ANNAPOLIS, Md. — Gov. Martin O’Malley, hours after legislative leaders finished what they are calling the biggest session of their long careers, signed legislation aimed at job creation on Tuesday, leaving a number of high-profile measures to be signed later.
Gun control legislation, a repeal of the death penalty, the state’s first gas tax increase in 20 years and a major Baltimore schools funding bill all were left for later. On Tuesday, though, O’Malley signed one of his marquee environmental proposals to help develop offshore wind. It was the third try for O’Malley, after the bill failed in two previous sessions.
“The heart of all new job creation really is innovation, innovation in terms of the things we make and how we make them — in this case renewable energy,” the Democrat said.
The proposal, which is expected to take years to develop, would increase monthly electricity bills for residential ratepayers by an estimated $1.50 a month, once energy is produced. Commercial ratepayers could see increases up of up to 1.5 percent.
That brought sharp criticism from Maryland Republicans, who describe it as one of the world’s most expensive forms of electricity. Sen. E.J. Pipkin, a Cecil County Republican who is one of O’Malley’s chief critics in Annapolis, said the bill would have the opposite effect on jobs by discouraging businesses from being in Maryland. Like the Democratic presiding officers, Pipkin used superlatives to describe what had just happened, although with the opposite outlook.
“It’s absolutely sad that he calls it a jobs day when he just signed the biggest jobs killer in the state’s history,” Pipkin said.
House Speaker Michael, D-Anne Arundel, said there were a variety of bills this session that could have been a highlight in normal years, but were more in the backdrop due to the significant and difficult pieces of legislation that passed. The speaker described the session as “probably one of the most productive sessions that any governor or any General Assembly has had in my 27 years in Annapolis. “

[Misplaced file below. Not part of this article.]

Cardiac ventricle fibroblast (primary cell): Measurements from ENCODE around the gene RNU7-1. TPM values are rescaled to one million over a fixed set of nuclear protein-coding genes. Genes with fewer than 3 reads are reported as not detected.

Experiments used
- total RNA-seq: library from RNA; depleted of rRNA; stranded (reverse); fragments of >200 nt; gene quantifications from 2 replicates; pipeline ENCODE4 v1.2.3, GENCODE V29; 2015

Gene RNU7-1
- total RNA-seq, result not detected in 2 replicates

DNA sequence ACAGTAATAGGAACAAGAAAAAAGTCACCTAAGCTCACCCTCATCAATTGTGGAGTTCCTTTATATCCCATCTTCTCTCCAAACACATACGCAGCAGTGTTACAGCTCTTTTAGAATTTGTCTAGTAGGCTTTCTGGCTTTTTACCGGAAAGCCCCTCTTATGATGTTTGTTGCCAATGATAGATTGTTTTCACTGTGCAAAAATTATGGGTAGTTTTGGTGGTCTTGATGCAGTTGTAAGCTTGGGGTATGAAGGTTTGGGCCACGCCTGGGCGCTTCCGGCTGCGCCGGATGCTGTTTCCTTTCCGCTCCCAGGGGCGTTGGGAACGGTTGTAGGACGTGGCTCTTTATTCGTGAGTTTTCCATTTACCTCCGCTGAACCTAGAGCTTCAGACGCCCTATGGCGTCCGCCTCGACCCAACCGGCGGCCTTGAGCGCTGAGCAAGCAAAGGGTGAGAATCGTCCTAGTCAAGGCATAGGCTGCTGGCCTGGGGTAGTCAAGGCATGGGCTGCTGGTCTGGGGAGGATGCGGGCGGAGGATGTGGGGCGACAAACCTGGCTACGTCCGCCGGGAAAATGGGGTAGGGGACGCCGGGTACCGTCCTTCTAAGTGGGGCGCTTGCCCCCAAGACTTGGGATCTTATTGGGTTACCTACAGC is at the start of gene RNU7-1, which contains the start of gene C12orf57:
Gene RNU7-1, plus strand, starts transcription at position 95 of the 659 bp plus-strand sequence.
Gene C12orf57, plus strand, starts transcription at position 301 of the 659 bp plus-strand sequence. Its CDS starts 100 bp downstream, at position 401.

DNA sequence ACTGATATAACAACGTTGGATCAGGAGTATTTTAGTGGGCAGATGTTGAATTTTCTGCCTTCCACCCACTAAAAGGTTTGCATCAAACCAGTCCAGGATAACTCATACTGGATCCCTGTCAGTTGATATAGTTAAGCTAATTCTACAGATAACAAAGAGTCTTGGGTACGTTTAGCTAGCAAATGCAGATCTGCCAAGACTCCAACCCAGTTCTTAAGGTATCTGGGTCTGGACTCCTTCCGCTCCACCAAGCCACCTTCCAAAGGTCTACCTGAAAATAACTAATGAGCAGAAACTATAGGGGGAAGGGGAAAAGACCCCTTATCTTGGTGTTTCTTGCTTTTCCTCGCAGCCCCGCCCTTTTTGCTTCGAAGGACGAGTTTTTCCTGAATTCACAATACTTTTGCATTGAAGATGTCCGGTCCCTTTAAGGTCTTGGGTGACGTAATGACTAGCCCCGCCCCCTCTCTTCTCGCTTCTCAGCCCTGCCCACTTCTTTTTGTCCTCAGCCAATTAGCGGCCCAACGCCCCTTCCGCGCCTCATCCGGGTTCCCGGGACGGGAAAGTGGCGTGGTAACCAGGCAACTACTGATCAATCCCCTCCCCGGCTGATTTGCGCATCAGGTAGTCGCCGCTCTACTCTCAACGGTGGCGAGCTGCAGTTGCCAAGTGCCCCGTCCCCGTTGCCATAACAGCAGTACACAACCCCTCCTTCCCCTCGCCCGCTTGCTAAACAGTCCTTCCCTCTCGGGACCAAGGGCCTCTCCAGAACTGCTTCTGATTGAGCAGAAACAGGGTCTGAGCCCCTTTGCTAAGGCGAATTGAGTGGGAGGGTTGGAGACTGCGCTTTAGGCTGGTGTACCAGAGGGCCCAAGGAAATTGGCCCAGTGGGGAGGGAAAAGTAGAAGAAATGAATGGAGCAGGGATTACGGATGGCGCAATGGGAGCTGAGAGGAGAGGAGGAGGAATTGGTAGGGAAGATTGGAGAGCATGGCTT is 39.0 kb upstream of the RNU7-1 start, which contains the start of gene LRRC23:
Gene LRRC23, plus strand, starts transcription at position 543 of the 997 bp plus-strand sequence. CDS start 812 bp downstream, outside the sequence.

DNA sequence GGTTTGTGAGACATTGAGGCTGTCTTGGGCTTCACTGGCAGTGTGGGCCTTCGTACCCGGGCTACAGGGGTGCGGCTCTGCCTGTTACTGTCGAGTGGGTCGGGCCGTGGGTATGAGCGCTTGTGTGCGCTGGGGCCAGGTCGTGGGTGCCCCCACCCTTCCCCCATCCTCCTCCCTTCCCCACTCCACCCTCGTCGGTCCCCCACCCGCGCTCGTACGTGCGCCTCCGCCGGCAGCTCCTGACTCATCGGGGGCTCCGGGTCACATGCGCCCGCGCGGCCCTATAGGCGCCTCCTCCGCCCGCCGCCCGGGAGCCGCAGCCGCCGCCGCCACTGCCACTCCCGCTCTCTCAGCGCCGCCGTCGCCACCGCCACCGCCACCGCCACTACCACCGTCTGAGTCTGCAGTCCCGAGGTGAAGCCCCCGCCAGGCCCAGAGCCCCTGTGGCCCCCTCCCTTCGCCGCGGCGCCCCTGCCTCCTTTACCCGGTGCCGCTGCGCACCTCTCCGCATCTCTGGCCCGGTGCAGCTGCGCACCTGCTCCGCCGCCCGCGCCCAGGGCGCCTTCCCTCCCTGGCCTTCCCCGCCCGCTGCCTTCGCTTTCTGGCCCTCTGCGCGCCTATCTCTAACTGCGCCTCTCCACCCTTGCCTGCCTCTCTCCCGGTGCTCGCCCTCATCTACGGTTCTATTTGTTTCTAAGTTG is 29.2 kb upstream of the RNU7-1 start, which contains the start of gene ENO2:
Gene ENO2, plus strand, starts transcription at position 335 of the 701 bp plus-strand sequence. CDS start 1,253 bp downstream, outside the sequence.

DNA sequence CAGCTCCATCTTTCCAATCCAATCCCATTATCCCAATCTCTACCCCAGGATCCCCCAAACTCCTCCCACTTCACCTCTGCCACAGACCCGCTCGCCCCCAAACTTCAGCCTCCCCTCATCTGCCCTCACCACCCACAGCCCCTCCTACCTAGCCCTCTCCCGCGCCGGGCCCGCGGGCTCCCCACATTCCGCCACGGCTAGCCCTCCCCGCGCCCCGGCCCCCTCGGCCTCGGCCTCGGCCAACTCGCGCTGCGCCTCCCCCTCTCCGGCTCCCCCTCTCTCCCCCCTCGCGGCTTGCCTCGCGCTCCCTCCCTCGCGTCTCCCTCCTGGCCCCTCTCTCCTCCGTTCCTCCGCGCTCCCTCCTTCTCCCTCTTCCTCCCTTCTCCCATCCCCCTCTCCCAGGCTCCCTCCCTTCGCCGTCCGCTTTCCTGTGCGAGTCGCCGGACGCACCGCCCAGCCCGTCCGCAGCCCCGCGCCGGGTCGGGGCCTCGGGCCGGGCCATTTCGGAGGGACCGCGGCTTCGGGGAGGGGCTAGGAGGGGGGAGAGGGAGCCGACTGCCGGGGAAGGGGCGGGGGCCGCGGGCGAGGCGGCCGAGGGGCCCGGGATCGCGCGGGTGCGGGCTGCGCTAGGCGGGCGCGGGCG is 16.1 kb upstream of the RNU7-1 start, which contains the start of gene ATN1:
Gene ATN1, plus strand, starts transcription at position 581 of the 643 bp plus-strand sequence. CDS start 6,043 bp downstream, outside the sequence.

Senate President Thomas V. Mike Miller, D-Calvert, who has presided over the Senate since 1987 and is the state’s longest serving Senate president, said it was “probably the most successful legislative session of my lifetime.”
O’Malley, who is considering a presidential run in 2016, has been focusing on job creation for years. On Tuesday, he signed a bill that makes $4.5 million available for an employer-driven skills training program to help residents get jobs that are available in the state, but often are hard to fill due to a lack of qualified applicants. The measure, which was boosted by $2 million from O’Malley’s initial proposal, is focusing on manufacturing, construction, health care and cyber technology jobs, based on discussions with business leaders.
“They said we actually have lots of jobs in Maryland, but we can’t fill them because the workforce, they’re not quite at the levels that we need to maximize our productivity,” said Leonard Howie, Maryland’s Secretary of Labor, Licensing and Regulation.
O’Malley also signed a bill to better facilitate public-private partnerships by creating a streamlined process for the private sector to take part in building public roads or buildings. Maryland already has such a partnership at the Port of Baltimore, and the O’Malley administration wants to encourage more. State estimates have projected additional partnerships could contribute up to 6 to 10 percent of Maryland’s $3.1 billion annual capital budget and create as many as 4,000 jobs.
“It’s not just transportation infrastructure, but it’s a lot of non-transportation infrastructure,” Lt. Gov. Anthony Brown said. “We have tremendous needs in Maryland, and this public-private partnership is going to go a long way in meeting those needs.”
O’Malley also signed a bill to allow casinos to stop disqualifying people seeking jobs, if they have committed “crimes of moral turpitude” or broken gambling laws in the last seven years. The measure was introduced by lawmakers from Baltimore, where a large casino is going to be built.
The governor also signed a number of tax credits in hopes of boosting economic development. The Research and Development Tax Credit was increased by 25 percent to $8 million to attract additional investment in Maryland companies. The state’s Biotechnology Tax Credit was increased by $2 million to $10 million. The state’s film production tax credit more than tripled to $25 million for the next fiscal year. It will return to $7.5 million for fiscal years 2015 and 2016.
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